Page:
An Interview with Kirsten Strayer: Screenshot: Asia Programming Coordinator

The following interview is between Kirsten Strayer, Asian Studies Center staff member and programming coordinator for Screenshot: Asia, and Communications & Media intern, Jenn Nguyen. Strayer is thrilled about the recent launch and expansion of Screenshot: Asia, the Asian Studies Center and Film & Media Studies partnership to deliver Asian-American and American cinema to Pittsburgh. To learn more about Screenshot: Asia, spread the word, or donate, please visit

How did you start working at the Asian Studies Center?

I helped run Silk Screen, an Asian and Asian-American film festival, in 2018. Subsequently, the organization folded. Lynn Kawaratani, one of the staffers at the Asian Studies Center, was an advisory board member for Silk Screen, and a few people at Pitt, including herself, were really invested in the idea of preserving Asian and Asian-American film in Pittsburgh. We were in conversation off and on with the Film and Media Studies Program until, finally, the Asian Studies Center was able to gather the materials to put on our own Asian and Asian-American film series at Pitt with them.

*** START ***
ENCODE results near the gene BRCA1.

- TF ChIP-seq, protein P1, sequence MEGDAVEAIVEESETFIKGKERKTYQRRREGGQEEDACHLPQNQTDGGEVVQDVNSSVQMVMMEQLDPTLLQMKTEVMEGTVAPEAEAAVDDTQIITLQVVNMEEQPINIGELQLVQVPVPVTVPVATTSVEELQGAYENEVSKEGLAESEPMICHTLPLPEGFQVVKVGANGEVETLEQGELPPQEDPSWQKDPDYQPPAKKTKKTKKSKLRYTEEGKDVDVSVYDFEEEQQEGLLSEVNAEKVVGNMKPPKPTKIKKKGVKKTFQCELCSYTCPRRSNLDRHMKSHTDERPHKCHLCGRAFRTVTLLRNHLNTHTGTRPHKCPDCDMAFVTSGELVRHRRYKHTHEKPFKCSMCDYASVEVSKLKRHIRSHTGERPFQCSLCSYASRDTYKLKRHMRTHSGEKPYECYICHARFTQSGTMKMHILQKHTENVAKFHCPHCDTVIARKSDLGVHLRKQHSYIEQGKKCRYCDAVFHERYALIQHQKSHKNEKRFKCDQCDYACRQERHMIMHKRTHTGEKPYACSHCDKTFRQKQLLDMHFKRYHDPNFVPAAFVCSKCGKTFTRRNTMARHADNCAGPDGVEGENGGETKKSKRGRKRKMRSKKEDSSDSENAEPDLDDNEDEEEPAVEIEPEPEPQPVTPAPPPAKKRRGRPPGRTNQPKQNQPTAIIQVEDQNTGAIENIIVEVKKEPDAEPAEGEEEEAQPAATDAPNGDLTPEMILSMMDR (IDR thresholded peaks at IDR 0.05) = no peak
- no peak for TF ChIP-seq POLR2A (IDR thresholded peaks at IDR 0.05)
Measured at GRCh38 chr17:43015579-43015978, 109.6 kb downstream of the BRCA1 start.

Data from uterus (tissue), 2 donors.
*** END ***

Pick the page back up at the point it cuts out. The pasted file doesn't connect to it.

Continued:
What do you specialize in at Pitt and at the Asian Studies Center?

At the Asian Studies Center, I specialize in programming all of the media, film, and film associated and media associated partnerships. It’s a bunch of everything – I write grants to help with the launch of the Screenshot: Asia festival, manage all of the films that come in during the year and work with Lynn and other faculty members to choose some films, and oversee all of the nuts and bolts stuff for the festival.